'Impressive' Duration of Response With Nivolumab in Melanoma

Zosia Chustecka

September 29, 2014

MADRID — In the first phase 3 trial to be reported with the investigational immunotherapy nivolumab, the drug showed an "impressive" duration of response when used as a second- or third-line therapy in patients with advanced melanoma, said Jeffrey Weber, MD, from the Comprehensive Melanoma Research Centers of Excellence at the Moffitt Cancer Center in Tampa, Florida. These data have been filed for approval in both Europe and the United States, where the drug has breakthrough status.

Dr. Jeffrey Weber

Dr. Weber was speaking at a press briefing here at the European Society for Medical Oncology (ESMO) Congress 2014, ahead of the presidential session where he presented preliminary results from the phase 3 trial, known as CheckMate-037.

The trial compared nivolumab with chemotherapy in 405 patients with unresectable advanced or metastatic melanoma who had previously been treated with ipilimumab (Yervoy). About 30% of these patients harbored BRAF mutations, and this group had also received treatment with a BRAF inhibitor. These patients currently have few treatment options, he commented.

One of the primary end points of the trial was overall response rate, and this was achieved by 32% of patients on nivolumab vs 11% on chemotherapy.

Dr. Weber highlighted the duration of response results, which show a median of 3.6 months for patients on chemotherapy, but the median has not yet been reached with nivolumab. Some patients have been responding for more than 10 months, he said.

Of the patients who responded to nivolumab, 36 of 38 (95%) are still responding, he said.

"The impressive data on duration of response suggest that there will be significant prolongation of progression-free and overall survival when the analysis of those data is mature," Dr. Weber commented in a statement.

These survival data are not available yet. Overall survival is the other primary end point, and there is great anticipation about whether a benefit will be seen, as is expected, and also about how much of a benefit will be seen.

Dr. Weber said the data so far on response rates and duration of response, as well as the fact the drug is well tolerated, should be sufficient for approval of nivolumab in this setting of second- or third-line therapy for melanoma, and he hopes that US Food and Drug Administration (FDA) approval will be forthcoming in the next few months.

A rival similar drug, pembrolizumab (Keytruda), has just been FDA approved for this indication on the basis of what he considers to be weaker data. They come from a nonrandomized study in 89 patients that was an extension of a phase 1/2 trial, which showed a response rate of 22% to pembrolizumab.

The data on nivolumab show a response rate of 32% and they come from a randomized phase 3 study in 405 patients, which is a "more definitive assessment of efficacy," he told Medscape Medical News.

Nivolumab has already been approved in Japan, and the indication there is for unresected melanoma. In Japan, nivolumab is marketed as Opdivo by Ono Pharmaceuticals; it is licensed elsewhere to Bristol-Myers Squibb, which has said that it will use the same trade name for the drug, Opdivo.

End of Chemo in Melanoma?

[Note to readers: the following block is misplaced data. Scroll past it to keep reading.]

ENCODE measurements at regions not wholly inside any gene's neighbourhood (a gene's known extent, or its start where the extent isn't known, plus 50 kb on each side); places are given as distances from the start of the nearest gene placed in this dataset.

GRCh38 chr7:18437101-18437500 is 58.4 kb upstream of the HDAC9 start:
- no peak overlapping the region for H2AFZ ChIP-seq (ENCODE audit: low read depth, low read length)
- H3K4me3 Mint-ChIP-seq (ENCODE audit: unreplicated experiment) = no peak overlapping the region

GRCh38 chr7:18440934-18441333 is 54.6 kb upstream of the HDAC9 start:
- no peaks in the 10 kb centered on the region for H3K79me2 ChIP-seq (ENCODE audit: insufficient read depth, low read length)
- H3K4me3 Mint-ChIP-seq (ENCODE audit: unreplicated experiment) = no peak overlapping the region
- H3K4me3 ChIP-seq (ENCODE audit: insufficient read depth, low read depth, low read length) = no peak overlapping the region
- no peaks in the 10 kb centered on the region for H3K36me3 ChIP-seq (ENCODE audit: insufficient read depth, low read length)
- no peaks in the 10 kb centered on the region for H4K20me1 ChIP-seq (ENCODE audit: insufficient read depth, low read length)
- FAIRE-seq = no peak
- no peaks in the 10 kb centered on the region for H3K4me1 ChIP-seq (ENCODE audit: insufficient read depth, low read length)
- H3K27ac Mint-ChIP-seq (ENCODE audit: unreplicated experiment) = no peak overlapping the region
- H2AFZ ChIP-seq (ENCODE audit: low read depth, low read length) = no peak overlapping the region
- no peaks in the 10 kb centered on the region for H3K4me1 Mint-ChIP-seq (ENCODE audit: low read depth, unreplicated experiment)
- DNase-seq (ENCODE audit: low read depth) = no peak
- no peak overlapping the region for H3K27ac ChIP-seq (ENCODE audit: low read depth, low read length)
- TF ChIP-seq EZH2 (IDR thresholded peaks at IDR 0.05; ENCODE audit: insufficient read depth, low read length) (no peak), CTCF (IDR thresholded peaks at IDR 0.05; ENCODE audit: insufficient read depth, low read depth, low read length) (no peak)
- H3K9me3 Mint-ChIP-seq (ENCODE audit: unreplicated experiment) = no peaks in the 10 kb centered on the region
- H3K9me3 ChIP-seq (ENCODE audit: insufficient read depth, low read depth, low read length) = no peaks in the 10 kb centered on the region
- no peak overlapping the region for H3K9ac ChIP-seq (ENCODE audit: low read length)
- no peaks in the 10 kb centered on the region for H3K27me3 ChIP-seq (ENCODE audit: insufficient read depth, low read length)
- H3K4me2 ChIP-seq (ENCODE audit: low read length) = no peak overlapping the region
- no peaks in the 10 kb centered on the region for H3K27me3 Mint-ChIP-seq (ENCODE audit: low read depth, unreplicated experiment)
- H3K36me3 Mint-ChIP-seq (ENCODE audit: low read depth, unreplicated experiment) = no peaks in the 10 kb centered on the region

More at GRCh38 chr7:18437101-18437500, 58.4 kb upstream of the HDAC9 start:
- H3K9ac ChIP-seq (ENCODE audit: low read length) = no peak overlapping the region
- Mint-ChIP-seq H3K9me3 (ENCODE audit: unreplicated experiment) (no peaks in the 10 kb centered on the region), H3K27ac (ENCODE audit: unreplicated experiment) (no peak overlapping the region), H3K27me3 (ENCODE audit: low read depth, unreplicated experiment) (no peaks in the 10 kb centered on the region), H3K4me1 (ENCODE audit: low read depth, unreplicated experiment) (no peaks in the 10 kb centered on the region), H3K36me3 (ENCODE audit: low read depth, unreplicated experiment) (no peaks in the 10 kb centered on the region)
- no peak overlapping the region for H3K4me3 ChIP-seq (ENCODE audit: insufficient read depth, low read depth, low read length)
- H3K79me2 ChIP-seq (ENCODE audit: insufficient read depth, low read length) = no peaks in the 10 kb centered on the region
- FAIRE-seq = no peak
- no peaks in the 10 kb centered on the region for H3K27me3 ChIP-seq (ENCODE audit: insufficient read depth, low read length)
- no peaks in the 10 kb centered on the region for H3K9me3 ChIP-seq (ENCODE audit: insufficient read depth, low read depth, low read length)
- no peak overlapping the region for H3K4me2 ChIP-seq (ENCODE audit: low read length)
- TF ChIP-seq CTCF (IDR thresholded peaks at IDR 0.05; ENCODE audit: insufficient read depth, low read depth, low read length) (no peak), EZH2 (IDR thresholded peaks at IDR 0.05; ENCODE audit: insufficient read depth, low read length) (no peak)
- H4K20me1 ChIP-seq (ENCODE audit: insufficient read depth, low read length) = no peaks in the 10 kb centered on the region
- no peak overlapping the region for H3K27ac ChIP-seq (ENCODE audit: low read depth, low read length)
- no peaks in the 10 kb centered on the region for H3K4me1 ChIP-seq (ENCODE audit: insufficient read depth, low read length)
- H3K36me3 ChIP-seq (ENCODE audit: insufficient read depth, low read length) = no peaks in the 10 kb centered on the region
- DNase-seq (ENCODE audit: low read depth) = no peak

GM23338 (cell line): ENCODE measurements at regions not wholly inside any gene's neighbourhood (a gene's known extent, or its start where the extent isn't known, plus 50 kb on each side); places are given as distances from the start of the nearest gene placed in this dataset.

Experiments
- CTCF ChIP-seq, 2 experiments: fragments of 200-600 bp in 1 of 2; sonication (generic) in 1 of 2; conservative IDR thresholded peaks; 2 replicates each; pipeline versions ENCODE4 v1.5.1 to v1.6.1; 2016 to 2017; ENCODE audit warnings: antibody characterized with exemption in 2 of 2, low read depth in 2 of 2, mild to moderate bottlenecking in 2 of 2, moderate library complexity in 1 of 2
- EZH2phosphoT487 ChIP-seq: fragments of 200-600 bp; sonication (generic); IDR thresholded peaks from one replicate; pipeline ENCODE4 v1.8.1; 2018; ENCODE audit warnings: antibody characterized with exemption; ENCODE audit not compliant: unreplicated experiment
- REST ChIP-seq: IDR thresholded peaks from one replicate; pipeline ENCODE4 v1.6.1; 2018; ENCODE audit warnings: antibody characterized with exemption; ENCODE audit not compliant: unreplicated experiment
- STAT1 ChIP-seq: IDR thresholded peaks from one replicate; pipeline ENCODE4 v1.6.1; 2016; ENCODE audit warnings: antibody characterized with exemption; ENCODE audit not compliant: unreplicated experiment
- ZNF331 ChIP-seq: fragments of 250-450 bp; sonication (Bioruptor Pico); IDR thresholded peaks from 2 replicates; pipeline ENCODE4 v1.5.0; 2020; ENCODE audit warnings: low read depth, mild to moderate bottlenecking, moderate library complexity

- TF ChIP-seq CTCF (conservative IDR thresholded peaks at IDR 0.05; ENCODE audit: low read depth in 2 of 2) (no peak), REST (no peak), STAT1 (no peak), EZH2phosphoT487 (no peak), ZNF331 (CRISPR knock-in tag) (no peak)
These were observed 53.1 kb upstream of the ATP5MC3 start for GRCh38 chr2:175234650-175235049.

In this study, nivolumab was tolerated much better than chemotherapy. Grade 3/4 drug-related adverse events were seen in 9% of patients on nivolumab vs 31% on chemotherapy, and discontinuations due to drug-related adverse events occurred in 2.2% and 7.8% of patients, respectively.

Among nivolumab-treated patients, 10 patients (8.3%) had immune-related response patterns, Dr. Weber reported.

The chemotherapy used in this trial was left to investigator choice, and could be either dacarbazine (1000 mg/m²) or carboplatin AUC6 plus paclitaxel (175 mg/m²).

Dr. Weber said that he hardly ever uses chemotherapy now for melanoma in his clinical practice. "I haven't used dacarbazine for many years, and haven't used carboplatin for months," he told journalists. "We have better drugs, thank God," he added.

The immunomodulator ipilimumab is now approved for first-line use in melanoma, and Dr. Weber said he often uses this drug in patients who are not BRAF-mutation positive.

More immunomodulators are on their way. As well as pembrolizumab and nivolumab, there are several more similar agents that act on the program death (PD) pathway.

In the BRAF-mutation positive population (about 40% of melanoma), he said that he would consider BRAF inhibitor combinations for patients with rapidly growing tumors, but for those with slow-growing tumors and a low disease burden, he would consider an immunomodulator. "I would give the patient the choice," he added.

Commenting on the findings, Olivier Michielin, MD, from the Department of Oncology at the University of Lausanne in Switzerland, said, "These results add another piece of evidence that PD blockade is rapidly becoming a central part in our armamentarium against melanoma, progressively replacing chemotherapy with more effective and less toxic options."

"These results demonstrate that PD blockade, contrary to a common and old dogma of immunotherapy, can produce rapid and deep responses even in advanced and bulky disease. This opens exciting new opportunities to widen the scope of application of immuno-oncology for the treatment of stage IV melanoma," Dr. Michielin commented in an ESMO statement.

The trial was funded by Bristol-Myers Squibb, the manufacturer of nivolumab. Dr. Weber reports serving on the advisory boards of Bristol-Myers Squibb, Merck, and Genentech. His institution receives research funding from Bristol-Myers Squibb and Genentech

European Society for Medical Oncology (ESMO) Congress 2014: Abstract LBA3_PR. Presented September 29, 2014.


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